Toastmasters membership opportunity on Camp Smith
By Cpl. Isis M. Ramirez
| | March 11, 2013
CAMP H.M. SMITH, Hawaii --
Heat slowly starts to spread across his face, causing him to blush. He curls his fingers and realizes his palms are cold and sweaty as he begins to pace back and forth, trying to recall the words that were there just a few seconds before.
Public speaking is listed as one of the most common phobias.
After more than a year of trying to get off the ground, Toastmasters at Camp Smith held their first official meeting here Feb. 28.
With approximately 280,000 members worldwide, this educational, non-profit organization isn’t a self-obsessed speech club. It aims to improve its members’ leadership and communication skills.
“Everyone comes in at different levels,” said Richard A. Hernandez, the district manager for Toastmasters clubs in Hawaii who works as the director of readiness section, operations division, U.S. Marine Corps Forces, Pacific. “Some people are deathly afraid or they only have one style and they want to be, maybe, more animated.
“[Toastmasters gives them] a good foundation on speaking in front of people, whether it’s five people or 50 people.”
Hernandez said the 17 years he’s spent in the club has helped him stay competent and competitive in his field.
“This is my career,” said Hernandez. “This is my livelihood. The (operations section) expects me to know my business and convey it in front of the commanding general when I need to.”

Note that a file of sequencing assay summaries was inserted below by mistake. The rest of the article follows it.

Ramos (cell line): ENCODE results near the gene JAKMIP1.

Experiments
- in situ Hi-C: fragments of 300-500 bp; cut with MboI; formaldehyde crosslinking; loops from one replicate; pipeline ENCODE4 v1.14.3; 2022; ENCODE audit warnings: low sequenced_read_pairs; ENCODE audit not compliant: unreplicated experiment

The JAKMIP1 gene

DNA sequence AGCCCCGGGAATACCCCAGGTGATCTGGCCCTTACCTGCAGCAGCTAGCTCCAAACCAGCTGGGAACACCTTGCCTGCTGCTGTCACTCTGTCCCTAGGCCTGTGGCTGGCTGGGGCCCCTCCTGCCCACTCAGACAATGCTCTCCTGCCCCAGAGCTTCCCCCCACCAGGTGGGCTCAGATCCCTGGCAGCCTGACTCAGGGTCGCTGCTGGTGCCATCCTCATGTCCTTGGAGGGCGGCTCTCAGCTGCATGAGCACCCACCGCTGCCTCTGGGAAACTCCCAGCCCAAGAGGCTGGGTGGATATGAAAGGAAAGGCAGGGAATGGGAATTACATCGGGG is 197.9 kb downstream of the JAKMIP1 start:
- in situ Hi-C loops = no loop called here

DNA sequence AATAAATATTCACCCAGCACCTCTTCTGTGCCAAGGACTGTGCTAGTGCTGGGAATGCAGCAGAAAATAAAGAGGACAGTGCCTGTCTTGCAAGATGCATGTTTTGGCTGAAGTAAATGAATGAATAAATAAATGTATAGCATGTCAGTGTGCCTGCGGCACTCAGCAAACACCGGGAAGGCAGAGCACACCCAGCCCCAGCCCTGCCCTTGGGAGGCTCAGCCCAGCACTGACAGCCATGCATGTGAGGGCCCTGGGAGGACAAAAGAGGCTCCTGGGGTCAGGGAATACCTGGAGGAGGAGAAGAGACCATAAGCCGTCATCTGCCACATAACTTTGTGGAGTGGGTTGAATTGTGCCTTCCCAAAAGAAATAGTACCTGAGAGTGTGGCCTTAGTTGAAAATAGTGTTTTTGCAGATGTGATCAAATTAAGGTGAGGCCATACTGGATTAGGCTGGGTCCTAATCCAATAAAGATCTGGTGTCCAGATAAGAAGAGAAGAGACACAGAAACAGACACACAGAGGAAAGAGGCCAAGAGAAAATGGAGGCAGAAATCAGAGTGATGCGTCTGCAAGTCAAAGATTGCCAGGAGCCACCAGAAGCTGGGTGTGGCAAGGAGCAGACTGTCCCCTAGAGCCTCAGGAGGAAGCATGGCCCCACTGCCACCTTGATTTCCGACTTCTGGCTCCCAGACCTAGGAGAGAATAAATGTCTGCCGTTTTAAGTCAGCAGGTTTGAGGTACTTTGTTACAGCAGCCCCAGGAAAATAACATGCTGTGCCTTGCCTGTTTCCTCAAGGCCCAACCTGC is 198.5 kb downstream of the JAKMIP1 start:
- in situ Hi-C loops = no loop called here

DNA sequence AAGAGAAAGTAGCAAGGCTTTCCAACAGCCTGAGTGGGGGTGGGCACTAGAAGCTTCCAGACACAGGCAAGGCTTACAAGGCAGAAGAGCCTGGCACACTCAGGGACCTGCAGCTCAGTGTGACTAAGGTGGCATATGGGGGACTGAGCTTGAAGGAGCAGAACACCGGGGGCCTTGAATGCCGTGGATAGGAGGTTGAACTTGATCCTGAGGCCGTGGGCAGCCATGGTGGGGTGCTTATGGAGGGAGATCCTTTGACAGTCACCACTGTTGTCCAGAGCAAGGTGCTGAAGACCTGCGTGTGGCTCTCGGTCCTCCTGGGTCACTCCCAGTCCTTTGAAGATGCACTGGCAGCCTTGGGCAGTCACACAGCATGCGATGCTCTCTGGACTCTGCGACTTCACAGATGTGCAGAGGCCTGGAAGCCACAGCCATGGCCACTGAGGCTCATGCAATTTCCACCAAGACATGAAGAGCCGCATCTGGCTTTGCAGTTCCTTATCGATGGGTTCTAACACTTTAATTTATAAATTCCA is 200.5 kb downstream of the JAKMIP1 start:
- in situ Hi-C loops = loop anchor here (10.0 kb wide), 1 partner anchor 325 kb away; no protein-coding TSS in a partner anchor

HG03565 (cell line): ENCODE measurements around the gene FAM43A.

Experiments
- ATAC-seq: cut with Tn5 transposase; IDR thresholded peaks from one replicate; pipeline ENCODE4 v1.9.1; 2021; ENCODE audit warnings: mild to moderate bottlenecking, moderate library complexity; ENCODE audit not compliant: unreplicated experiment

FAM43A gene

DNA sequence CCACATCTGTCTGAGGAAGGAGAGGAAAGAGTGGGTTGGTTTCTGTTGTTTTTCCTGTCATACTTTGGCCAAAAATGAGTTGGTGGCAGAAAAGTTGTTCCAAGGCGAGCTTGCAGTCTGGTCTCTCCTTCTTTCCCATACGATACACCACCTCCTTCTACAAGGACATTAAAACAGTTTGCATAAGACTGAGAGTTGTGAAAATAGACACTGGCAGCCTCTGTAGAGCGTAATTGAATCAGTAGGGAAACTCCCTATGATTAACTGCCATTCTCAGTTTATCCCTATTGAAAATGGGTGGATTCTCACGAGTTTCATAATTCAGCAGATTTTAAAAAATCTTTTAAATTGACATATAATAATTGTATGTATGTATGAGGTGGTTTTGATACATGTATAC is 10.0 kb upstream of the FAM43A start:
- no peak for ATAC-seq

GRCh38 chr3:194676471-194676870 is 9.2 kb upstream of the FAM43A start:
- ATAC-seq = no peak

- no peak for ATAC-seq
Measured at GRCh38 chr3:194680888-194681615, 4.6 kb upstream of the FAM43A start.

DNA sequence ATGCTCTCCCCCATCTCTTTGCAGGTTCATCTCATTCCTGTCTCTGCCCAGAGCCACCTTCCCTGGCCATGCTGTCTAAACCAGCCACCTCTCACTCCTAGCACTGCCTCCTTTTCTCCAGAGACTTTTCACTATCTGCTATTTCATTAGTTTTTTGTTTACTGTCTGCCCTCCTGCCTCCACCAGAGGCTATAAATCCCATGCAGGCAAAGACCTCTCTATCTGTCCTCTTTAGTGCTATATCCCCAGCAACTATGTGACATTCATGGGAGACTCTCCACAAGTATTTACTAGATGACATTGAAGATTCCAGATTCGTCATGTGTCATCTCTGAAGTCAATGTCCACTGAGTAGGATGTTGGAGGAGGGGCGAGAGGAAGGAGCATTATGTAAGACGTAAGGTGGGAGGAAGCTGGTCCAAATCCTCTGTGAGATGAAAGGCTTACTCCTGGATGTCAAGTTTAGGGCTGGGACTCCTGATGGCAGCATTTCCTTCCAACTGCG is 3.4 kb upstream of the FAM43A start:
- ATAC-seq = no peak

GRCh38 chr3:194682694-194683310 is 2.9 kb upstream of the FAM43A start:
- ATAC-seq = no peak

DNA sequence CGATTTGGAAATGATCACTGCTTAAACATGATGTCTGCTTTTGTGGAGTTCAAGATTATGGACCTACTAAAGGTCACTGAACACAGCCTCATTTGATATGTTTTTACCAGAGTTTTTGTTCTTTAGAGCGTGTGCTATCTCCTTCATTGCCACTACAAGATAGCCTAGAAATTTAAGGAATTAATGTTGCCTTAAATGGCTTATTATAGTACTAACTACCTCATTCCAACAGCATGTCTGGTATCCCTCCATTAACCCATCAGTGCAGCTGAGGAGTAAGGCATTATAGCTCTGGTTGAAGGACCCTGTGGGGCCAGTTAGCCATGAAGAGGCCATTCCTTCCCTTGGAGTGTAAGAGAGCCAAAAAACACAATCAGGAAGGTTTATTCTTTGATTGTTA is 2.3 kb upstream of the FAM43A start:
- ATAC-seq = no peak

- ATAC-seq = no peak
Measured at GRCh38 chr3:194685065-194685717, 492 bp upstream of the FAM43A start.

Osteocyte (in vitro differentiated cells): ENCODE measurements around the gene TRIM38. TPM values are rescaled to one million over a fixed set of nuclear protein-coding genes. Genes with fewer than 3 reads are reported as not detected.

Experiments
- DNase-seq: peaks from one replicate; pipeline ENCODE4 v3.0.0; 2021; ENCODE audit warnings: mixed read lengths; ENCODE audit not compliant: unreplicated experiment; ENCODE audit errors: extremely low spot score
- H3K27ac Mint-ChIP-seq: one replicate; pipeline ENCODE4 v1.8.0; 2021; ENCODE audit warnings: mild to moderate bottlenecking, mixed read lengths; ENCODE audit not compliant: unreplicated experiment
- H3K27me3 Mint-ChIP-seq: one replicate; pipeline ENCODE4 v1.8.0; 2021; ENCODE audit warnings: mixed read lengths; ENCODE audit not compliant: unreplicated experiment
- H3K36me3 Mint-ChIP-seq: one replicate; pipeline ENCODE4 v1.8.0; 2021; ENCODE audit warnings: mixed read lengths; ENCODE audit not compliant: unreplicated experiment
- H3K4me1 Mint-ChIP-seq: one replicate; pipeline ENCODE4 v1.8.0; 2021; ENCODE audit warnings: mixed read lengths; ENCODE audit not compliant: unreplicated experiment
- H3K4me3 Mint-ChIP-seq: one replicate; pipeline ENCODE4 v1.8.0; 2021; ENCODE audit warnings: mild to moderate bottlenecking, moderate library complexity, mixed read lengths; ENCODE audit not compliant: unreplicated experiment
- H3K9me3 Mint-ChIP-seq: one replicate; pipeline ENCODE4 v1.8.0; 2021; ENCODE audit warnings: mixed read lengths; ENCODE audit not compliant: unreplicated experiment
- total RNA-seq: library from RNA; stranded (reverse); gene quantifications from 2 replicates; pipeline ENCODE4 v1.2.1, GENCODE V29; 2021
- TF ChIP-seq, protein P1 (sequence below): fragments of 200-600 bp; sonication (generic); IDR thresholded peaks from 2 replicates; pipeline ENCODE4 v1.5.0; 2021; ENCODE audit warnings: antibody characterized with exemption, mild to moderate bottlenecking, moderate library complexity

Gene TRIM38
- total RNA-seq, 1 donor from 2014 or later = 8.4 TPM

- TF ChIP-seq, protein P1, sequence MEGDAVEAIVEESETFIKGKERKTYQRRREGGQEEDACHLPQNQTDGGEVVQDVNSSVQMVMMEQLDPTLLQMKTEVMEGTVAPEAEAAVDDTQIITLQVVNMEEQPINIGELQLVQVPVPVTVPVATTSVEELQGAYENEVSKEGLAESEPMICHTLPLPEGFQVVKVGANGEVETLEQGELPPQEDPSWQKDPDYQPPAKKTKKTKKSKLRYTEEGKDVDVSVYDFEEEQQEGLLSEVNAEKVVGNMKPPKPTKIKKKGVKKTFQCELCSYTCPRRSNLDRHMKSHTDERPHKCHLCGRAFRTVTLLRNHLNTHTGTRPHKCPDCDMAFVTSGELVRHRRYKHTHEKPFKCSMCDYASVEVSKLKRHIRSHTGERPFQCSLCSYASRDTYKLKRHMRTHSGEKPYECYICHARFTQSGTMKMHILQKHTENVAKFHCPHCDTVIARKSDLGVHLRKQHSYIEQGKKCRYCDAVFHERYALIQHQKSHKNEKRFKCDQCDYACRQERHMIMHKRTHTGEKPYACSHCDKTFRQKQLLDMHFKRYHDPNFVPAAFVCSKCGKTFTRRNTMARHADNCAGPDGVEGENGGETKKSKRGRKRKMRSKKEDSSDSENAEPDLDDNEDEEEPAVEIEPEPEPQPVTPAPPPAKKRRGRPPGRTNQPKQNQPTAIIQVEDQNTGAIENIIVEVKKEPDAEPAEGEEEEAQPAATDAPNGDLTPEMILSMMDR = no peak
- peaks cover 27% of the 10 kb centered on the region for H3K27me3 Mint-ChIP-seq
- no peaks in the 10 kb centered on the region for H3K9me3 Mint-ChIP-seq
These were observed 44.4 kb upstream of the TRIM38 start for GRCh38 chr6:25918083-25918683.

Hernandez attributes the competitive jobs he’s held to his refined communication skills and stresses the importance of interview skills for Marine’s transitioning out of the Corps. Upon his retirement, the success of a surprise on-camera interview made the difference between being hired and being one of the 297 applicants to go home.
While job interviews might not be an immediate concern for career Marines, for Gunnery Sgt. Robert Spencer, Global Command and Control System chief at MarForPac, being in the club is about maintaining confident communication abilities.
“Ever since I came off recruiting duty, I’ve always wanted to make sure that I continue to hone my skills in terms of being able to relate to people and being able to convey myself,” Spencer said. “It opens or closes so many doors in your life. So, if you practice this like you practice with your M16 [rifle] or you practice gas chamber or anything else - if you practice that as a skill - it is going to have a positive outcome on your life.”
Currently, the group has 10 members and meets twice a month on Thursdays where two-to-three members are selected to give a speech on a given topic in the Competent Communication Manual. The club is structured so that members can learn different speaking techniques through workbook objectives and then follow with peer critiquing.
Once the initial workbook is complete, the members can progress to the Advanced Communication Series, 15 manuals of career-oriented speech projects. These allow the member to refine his skills to the area he needs the results most.
“The club doesn’t exist for itself,” Hernandez said. “It’s for members to improve communication skills because they want to do something else. So you don’t come to the club because you want to speak. That is where you learn. The impact is outside the club.”
The Toast Masters club has a membership cost of $6 per month. For club inquiries contact Richard Hernandez at (808) 477-8536.